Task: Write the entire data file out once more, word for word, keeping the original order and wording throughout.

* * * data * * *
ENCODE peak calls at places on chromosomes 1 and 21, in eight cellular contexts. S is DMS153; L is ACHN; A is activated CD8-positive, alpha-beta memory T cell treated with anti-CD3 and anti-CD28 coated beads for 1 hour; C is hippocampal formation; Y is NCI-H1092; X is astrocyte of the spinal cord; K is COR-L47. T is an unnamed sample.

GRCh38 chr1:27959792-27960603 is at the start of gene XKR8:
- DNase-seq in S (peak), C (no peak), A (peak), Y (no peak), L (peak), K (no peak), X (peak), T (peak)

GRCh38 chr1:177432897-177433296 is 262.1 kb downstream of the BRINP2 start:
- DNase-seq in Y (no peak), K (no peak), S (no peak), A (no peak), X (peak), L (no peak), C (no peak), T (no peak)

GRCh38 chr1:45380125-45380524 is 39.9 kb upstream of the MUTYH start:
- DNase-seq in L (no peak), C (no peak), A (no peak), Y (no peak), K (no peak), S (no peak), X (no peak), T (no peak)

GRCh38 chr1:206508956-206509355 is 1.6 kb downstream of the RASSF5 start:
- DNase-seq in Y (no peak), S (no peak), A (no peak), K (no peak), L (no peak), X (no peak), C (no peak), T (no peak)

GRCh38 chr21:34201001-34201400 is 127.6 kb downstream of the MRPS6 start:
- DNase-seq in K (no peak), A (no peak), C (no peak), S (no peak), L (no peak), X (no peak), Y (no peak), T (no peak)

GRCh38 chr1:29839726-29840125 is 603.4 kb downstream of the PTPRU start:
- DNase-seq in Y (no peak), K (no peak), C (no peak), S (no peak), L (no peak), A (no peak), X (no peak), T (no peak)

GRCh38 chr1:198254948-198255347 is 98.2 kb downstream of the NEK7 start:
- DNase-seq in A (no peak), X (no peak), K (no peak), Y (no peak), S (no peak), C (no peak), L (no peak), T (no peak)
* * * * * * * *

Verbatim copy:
ENCODE peak calls at places on chromosomes 1 and 21, in eight cellular contexts. S is DMS153; L is ACHN; A is activated CD8-positive, alpha-beta memory T cell treated with anti-CD3 and anti-CD28 coated beads for 1 hour; C is hippocampal formation; Y is NCI-H1092; X is astrocyte of the spinal cord; K is COR-L47. T is an unnamed sample.

GRCh38 chr1:27959792-27960603 is at the start of gene XKR8:
- DNase-seq in S (peak), C (no peak), A (peak), Y (no peak), L (peak), K (no peak), X (peak), T (peak)

GRCh38 chr1:177432897-177433296 is 262.1 kb downstream of the BRINP2 start:
- DNase-seq in Y (no peak), K (no peak), S (no peak), A (no peak), X (peak), L (no peak), C (no peak), T (no peak)

GRCh38 chr1:45380125-45380524 is 39.9 kb upstream of the MUTYH start:
- DNase-seq in L (no peak), C (no peak), A (no peak), Y (no peak), K (no peak), S (no peak), X (no peak), T (no peak)

GRCh38 chr1:206508956-206509355 is 1.6 kb downstream of the RASSF5 start:
- DNase-seq in Y (no peak), S (no peak), A (no peak), K (no peak), L (no peak), X (no peak), C (no peak), T (no peak)

GRCh38 chr21:34201001-34201400 is 127.6 kb downstream of the MRPS6 start:
- DNase-seq in K (no peak), A (no peak), C (no peak), S (no peak), L (no peak), X (no peak), Y (no peak), T (no peak)

GRCh38 chr1:29839726-29840125 is 603.4 kb downstream of the PTPRU start:
- DNase-seq in Y (no peak), K (no peak), C (no peak), S (no peak), L (no peak), A (no peak), X (no peak), T (no peak)

GRCh38 chr1:198254948-198255347 is 98.2 kb downstream of the NEK7 start:
- DNase-seq in A (no peak), X (no peak), K (no peak), Y (no peak), S (no peak), C (no peak), L (no peak), T (no peak)